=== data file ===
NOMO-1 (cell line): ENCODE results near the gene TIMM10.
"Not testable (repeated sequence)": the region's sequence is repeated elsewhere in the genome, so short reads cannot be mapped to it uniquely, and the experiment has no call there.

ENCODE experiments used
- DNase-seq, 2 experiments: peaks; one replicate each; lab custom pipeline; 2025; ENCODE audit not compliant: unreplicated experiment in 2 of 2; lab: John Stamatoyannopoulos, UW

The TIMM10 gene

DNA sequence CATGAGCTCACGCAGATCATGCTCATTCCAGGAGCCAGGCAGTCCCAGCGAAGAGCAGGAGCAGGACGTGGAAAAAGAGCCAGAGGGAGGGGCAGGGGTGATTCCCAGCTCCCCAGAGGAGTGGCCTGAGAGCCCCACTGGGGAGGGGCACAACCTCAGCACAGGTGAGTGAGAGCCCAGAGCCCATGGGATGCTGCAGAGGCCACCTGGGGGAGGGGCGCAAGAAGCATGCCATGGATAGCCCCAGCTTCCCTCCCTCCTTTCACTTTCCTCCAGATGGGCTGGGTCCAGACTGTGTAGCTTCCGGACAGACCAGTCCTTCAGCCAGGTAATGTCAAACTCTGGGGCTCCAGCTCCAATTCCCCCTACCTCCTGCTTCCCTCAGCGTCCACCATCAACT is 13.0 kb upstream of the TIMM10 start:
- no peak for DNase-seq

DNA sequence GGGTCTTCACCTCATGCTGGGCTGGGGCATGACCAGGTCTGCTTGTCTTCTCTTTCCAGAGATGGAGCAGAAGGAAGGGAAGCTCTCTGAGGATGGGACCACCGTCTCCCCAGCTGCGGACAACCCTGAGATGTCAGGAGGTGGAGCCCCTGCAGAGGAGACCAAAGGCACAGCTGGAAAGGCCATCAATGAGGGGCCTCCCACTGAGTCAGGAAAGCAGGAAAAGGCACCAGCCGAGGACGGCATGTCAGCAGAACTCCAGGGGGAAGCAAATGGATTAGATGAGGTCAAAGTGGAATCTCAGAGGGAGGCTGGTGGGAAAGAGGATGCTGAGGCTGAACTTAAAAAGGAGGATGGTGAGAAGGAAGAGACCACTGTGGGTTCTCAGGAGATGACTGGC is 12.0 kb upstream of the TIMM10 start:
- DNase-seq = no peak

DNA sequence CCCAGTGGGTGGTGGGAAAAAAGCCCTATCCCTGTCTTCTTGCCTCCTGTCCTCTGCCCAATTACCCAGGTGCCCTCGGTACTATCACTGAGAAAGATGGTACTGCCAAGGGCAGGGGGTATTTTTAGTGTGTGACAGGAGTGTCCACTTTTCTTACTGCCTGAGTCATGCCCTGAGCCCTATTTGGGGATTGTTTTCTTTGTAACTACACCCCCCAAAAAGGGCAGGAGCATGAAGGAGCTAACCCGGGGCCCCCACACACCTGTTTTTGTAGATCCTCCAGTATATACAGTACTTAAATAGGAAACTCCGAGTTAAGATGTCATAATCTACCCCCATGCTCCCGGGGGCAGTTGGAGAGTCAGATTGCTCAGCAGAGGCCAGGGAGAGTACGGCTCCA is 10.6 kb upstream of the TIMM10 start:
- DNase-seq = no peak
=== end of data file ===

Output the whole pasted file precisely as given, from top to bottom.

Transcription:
NOMO-1 (cell line): ENCODE results near the gene TIMM10.
"Not testable (repeated sequence)": the region's sequence is repeated elsewhere in the genome, so short reads cannot be mapped to it uniquely, and the experiment has no call there.

ENCODE experiments used
- DNase-seq, 2 experiments: peaks; one replicate each; lab custom pipeline; 2025; ENCODE audit not compliant: unreplicated experiment in 2 of 2; lab: John Stamatoyannopoulos, UW

The TIMM10 gene

DNA sequence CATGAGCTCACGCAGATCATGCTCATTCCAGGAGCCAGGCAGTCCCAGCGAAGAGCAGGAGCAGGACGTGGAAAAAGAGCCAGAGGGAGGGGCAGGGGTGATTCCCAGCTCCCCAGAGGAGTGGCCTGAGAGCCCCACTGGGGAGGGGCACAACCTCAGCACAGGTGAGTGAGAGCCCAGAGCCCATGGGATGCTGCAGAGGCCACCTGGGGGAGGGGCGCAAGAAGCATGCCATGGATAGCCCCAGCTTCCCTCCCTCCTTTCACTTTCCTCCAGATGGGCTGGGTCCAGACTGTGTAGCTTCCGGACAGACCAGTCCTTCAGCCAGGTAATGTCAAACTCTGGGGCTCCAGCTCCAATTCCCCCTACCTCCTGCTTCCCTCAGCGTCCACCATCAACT is 13.0 kb upstream of the TIMM10 start:
- no peak for DNase-seq

DNA sequence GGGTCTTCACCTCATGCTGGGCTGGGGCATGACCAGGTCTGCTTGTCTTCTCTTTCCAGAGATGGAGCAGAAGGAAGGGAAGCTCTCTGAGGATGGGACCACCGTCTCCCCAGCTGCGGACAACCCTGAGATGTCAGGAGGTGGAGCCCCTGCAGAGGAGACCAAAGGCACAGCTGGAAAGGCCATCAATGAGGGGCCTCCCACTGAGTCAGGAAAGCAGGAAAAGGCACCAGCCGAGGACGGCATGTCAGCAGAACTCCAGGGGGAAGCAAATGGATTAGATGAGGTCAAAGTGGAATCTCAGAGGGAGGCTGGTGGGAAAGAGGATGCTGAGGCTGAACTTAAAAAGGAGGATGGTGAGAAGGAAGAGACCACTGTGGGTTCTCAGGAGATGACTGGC is 12.0 kb upstream of the TIMM10 start:
- DNase-seq = no peak

DNA sequence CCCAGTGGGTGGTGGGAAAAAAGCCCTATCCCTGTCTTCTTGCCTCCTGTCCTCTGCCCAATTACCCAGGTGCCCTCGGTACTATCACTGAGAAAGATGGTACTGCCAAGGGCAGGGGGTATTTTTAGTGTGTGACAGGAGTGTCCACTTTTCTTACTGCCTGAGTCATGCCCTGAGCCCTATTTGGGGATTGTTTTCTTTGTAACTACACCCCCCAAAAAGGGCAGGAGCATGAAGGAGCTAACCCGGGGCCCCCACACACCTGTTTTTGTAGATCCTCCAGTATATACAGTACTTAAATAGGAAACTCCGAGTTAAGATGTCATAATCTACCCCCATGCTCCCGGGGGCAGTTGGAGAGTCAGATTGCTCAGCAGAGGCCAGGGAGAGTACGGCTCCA is 10.6 kb upstream of the TIMM10 start:
- DNase-seq = no peak